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Master Geek
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  Reply # 1802364 16-Jun-2017 19:44
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Is this photo ok?

It was hard to unscrew those screws - the gib board or whatever it was is crumbly. I have left screws out at this stage as screwing and describing could damage the board and make it impossible to screw back in.


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Master Geek
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  Reply # 1802367 16-Jun-2017 19:54
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yup - as per @darthkermit, it's tps so no drama there. There looks to be signs of arcing on the right on the plastic. If I was in your shoes, I'd be getting a sparkie to swap the batton holder out for you. 10 mins work tops.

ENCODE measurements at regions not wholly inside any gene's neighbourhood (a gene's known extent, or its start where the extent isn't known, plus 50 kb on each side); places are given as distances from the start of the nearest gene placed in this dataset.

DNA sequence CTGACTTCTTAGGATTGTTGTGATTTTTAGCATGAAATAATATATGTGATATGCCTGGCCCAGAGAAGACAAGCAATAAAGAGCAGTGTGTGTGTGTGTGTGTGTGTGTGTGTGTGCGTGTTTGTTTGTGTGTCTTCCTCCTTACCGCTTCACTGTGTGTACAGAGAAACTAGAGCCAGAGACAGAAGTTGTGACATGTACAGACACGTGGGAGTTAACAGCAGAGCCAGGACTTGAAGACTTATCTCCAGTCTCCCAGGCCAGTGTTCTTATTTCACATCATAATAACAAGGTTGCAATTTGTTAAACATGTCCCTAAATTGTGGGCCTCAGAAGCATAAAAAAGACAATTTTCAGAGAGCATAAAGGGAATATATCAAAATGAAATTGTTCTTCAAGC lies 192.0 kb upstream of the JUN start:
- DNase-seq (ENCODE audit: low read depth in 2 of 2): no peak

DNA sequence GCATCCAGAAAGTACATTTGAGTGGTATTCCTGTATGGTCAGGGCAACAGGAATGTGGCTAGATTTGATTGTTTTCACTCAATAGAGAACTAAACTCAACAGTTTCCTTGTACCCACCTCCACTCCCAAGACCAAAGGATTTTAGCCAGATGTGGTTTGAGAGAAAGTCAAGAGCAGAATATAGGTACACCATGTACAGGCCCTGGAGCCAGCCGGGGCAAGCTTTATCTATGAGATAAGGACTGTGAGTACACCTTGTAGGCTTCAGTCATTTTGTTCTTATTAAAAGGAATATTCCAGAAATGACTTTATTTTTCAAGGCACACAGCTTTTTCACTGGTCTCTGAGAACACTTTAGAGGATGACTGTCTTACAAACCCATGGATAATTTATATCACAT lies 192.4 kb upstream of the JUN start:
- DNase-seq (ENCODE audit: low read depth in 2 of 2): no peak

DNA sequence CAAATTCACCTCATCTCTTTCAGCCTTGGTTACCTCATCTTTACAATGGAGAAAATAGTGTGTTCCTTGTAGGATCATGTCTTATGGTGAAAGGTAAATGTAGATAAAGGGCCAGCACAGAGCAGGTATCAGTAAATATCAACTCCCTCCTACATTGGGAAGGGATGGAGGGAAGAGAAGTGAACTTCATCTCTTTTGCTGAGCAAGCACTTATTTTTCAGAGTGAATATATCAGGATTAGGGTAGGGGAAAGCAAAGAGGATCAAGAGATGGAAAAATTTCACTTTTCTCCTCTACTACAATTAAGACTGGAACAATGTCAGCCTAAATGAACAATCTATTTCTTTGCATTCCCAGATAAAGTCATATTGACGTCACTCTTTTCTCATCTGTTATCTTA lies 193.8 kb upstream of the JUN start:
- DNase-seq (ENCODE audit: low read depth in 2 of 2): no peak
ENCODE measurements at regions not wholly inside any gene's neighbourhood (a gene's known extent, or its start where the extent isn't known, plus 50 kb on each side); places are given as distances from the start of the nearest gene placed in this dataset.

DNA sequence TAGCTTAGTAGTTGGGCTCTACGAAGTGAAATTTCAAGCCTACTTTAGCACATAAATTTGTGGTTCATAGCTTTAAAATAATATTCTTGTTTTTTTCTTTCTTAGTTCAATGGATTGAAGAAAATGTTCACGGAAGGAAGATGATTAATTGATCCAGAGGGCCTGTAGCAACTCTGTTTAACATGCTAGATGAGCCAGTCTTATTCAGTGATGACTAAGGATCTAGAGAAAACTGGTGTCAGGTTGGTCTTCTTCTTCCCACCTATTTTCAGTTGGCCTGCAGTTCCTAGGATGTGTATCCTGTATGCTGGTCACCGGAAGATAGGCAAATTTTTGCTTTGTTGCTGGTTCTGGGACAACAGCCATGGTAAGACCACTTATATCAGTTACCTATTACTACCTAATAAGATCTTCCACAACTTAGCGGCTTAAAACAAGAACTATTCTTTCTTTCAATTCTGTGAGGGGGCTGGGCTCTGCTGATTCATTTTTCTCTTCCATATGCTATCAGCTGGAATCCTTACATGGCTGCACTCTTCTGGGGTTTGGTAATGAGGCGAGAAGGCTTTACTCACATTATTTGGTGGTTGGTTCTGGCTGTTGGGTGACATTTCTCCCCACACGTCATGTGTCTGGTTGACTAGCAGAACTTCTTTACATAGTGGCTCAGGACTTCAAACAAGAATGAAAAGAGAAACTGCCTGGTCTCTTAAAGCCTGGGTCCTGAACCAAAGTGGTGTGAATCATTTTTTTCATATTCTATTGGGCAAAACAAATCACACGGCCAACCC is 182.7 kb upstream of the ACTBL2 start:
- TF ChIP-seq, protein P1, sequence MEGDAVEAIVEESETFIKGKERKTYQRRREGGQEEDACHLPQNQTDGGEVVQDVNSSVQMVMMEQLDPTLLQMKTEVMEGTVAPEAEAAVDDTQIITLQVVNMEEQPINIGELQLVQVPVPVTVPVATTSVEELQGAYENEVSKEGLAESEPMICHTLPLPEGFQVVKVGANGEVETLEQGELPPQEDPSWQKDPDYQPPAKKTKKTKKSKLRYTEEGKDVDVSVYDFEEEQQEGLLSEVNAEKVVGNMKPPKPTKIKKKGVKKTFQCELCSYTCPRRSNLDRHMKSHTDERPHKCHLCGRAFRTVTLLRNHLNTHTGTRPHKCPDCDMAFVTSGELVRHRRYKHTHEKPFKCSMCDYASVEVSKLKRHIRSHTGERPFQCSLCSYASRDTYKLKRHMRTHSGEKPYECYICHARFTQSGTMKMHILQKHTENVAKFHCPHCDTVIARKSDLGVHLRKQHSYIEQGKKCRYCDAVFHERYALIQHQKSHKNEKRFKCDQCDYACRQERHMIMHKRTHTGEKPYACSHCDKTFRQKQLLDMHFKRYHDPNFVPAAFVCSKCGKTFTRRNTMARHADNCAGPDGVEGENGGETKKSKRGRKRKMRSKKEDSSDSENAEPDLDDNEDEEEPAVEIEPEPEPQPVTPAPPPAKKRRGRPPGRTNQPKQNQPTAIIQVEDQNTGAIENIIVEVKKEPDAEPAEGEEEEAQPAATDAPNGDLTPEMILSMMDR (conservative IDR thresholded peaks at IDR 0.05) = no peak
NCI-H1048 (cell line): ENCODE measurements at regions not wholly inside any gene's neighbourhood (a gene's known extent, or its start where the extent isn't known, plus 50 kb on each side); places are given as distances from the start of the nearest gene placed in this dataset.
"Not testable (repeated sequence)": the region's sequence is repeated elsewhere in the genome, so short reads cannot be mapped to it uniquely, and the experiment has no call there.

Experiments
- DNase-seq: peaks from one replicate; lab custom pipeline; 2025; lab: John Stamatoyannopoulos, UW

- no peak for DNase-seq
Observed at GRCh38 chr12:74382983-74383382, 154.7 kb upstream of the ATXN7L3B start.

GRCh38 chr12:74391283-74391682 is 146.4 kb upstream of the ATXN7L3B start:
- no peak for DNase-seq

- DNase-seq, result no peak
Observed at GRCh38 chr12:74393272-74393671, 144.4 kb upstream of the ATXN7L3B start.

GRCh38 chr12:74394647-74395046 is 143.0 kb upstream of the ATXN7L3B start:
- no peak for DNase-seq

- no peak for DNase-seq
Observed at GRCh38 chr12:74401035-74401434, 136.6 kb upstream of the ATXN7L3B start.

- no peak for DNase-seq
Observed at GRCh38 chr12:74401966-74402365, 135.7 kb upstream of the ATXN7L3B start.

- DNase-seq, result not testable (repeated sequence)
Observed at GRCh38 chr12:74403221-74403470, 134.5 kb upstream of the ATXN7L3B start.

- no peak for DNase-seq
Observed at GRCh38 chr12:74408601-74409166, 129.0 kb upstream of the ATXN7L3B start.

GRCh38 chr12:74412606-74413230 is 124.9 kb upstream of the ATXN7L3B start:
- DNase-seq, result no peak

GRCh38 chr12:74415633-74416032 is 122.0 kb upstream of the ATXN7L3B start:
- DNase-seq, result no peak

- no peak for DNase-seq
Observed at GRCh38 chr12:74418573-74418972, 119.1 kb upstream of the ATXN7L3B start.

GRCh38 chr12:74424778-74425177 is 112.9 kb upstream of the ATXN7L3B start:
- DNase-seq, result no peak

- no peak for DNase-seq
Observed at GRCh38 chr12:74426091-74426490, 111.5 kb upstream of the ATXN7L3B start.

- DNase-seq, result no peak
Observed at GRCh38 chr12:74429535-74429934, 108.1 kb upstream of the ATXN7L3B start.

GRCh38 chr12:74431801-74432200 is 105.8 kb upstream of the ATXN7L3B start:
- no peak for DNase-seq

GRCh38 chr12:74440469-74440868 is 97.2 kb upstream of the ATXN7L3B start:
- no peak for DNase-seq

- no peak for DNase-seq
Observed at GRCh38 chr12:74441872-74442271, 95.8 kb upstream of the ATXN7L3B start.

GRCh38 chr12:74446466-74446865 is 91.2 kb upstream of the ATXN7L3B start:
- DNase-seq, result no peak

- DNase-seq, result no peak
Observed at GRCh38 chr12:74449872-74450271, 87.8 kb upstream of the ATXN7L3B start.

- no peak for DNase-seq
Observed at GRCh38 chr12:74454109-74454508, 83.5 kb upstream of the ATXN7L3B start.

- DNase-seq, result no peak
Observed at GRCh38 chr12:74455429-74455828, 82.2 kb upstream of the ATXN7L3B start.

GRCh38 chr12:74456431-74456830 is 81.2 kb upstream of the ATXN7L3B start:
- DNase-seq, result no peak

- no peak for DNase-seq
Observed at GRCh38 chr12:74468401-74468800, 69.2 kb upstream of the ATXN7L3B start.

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Master Geek
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  Reply # 1802369 16-Jun-2017 19:58
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I have seen someone demonstrate to me how to change a faulty 3 pin plug.

This wiring looks near identical to what he showed me. Said something like "brown bear" or something as a way to remember which was a live or dangerous wire from memory.

Is this actually a pretty simple job that I could achieve myself?

If I bought the fitting and stuffed it up then it wouldn't damage the fitting for the Sparky that ended up being called in right? Or would this require testing with equipment that I don't have.